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Ballinakill Abbey in Glinsk County Galway
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Ballinakill Abbey  ~   Williamstown
Archaeologists say that this oval shaped, hill-top site was an "early ecclesiastical enclosure", probably dating back to the 5th 0r 6th century. Ballinakill is taken from the Irish townland name of
Baile-na-cille, the place of the Church.
Little remains of this Church except for the east wall. It is reputed to have been the first gothic Church in Connacht.
Ballinakill Abbey an old Gothic Church in Glinsk County Galway
It had a plain nave and two narrow windows in the east wall, therefore was probably built in the along its North/South axis with the East/West axis being shorter at approximately 41 metres. The enclosing bank was built of clay and stone. The original entrance to the site is probably marked by a causeway featuring to South-east of the enclosing bank. The hill-top site was probably chosen as it commands a clear view on all sided particularly to the North. The best preserved portion of enclosing bank indicates that it was about one metre high (externally) and three metres wide at the base. The area inside the bank is a raised platform approximately 1.25 metres high. Along the South-east there still exists part of an outer ditch (2 metres wide) - this protective ditch is now almost completely filled.

This parish church of Ballinakill, little of which remains except for the east wall, is reputed to have been the first Gothic Church in Connacht. It had a plain nave (71ft. by 20ft). Two narrow windows in the East wall prove that it was, in fact, one of the earliest Gothic churches west of the Shannon. It was built, therefore, in the early part of the 13th Century. The building of this church would have coincided with the coming of the Normans and it is possible that the Burkes helped with the building as was normal for Norman families who came to this country. One can only speculate as to when this parish church fell into disuse but it seems likely that it served the people of the area until the Suppression and the grant of church lands to Sir Nicholas Malby (1577).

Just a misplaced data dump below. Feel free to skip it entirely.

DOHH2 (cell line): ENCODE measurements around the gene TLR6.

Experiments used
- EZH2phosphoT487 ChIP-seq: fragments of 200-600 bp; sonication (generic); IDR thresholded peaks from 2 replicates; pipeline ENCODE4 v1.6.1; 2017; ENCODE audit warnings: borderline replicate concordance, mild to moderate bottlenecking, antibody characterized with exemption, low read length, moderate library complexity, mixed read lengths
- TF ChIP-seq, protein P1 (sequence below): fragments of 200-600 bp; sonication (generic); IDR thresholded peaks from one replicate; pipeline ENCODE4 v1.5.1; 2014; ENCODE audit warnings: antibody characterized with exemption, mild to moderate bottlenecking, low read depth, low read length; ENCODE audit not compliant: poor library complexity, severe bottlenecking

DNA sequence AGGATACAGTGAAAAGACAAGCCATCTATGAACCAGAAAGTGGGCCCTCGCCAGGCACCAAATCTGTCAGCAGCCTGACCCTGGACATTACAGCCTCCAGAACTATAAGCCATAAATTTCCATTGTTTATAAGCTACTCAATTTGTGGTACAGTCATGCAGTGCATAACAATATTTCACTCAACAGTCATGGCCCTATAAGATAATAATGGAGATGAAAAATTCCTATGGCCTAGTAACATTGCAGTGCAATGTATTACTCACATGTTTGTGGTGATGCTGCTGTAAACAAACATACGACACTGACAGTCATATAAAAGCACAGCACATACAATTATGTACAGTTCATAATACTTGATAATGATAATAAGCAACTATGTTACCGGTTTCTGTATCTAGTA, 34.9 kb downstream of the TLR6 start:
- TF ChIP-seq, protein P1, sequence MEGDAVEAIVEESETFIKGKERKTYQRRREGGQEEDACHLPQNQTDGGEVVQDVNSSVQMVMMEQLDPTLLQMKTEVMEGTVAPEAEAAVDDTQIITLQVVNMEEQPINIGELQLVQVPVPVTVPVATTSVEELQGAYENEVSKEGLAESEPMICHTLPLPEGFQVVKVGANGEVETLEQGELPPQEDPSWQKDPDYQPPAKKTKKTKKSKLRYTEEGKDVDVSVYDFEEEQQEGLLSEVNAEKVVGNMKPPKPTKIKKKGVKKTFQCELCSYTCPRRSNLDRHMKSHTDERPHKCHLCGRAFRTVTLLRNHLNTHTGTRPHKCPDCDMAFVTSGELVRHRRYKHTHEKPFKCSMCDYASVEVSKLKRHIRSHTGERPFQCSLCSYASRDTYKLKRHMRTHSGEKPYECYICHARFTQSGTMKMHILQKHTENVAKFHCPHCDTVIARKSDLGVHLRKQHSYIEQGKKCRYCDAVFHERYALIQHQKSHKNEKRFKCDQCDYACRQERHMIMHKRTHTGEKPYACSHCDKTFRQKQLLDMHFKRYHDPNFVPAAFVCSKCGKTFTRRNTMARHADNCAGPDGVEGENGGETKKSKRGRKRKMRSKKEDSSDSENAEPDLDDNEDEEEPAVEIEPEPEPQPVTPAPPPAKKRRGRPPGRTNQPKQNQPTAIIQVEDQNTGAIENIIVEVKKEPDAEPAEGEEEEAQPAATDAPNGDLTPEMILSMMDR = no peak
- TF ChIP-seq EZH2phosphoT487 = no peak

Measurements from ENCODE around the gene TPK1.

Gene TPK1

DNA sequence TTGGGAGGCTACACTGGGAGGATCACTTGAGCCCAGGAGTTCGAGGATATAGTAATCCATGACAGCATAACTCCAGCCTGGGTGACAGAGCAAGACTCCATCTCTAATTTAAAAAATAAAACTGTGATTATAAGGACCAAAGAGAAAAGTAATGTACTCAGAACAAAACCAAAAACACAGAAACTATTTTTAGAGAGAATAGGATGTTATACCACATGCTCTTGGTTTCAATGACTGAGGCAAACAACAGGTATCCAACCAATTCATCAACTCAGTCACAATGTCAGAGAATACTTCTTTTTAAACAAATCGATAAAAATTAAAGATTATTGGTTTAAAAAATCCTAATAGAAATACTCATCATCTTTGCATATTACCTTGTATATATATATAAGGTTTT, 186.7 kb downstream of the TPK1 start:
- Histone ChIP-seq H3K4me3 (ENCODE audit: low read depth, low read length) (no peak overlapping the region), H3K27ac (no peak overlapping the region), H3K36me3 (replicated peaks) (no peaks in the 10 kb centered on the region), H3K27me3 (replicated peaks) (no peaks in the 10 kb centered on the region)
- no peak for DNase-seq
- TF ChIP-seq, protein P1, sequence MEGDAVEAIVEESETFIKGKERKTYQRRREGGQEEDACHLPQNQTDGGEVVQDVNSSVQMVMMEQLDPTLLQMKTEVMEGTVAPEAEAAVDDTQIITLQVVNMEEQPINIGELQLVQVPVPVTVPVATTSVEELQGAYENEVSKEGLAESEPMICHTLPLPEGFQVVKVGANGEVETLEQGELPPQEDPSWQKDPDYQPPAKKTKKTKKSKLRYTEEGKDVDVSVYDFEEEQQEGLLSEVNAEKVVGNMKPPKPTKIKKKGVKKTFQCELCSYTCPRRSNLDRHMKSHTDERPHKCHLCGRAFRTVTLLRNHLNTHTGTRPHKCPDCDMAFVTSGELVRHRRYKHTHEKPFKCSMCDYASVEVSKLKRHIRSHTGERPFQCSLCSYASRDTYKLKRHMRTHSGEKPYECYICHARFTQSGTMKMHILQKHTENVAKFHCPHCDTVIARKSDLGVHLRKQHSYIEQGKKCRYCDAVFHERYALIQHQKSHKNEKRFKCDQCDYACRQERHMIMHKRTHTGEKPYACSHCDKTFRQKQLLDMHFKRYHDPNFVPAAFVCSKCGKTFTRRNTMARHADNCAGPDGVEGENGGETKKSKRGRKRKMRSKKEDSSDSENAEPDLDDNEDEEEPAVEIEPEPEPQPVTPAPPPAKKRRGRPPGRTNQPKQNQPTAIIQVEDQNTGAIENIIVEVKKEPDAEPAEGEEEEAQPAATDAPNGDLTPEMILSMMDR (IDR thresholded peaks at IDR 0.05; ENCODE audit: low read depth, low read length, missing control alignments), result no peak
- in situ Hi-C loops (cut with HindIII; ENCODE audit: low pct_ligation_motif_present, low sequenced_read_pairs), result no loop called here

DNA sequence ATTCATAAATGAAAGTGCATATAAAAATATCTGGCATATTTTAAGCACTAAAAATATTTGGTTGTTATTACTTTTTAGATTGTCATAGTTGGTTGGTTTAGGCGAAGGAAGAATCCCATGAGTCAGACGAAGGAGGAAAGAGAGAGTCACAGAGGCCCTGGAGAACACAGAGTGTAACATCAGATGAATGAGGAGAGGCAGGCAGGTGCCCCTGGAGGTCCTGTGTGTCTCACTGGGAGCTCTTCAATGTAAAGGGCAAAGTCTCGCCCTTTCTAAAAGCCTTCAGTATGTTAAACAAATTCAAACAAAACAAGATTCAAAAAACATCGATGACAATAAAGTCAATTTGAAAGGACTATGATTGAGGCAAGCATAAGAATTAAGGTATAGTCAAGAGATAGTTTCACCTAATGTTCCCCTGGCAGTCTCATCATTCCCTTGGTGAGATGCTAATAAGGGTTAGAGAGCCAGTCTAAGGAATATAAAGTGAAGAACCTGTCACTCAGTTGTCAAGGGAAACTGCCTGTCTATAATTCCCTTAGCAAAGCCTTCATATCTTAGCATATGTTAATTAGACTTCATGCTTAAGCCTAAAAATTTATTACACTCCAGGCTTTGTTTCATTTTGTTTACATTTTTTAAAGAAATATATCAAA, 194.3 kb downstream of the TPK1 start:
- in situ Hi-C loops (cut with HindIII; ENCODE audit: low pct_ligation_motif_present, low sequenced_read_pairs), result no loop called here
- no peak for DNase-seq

The original church at Ballinakill was extended in the 14th century by the addition of a chapel (30ft by 17ft) which was the burial place of the Mac David Burkes. An outstanding feature of this chapel is its South window with fine tracery in a flamboyant design. The window was filled in in 1722 when a large inscribed monument to Sir John Burke was set on the inside. On the inside of the South wall there is also a fine limestone effigy to a Norman Knight. He is dressed in armour with a helmet and sword. Burke family tradition believed that the effigy was a likeness of William (conquerer) DeBurgh - the first DeBurgh (Burke) to set foot in Ireland


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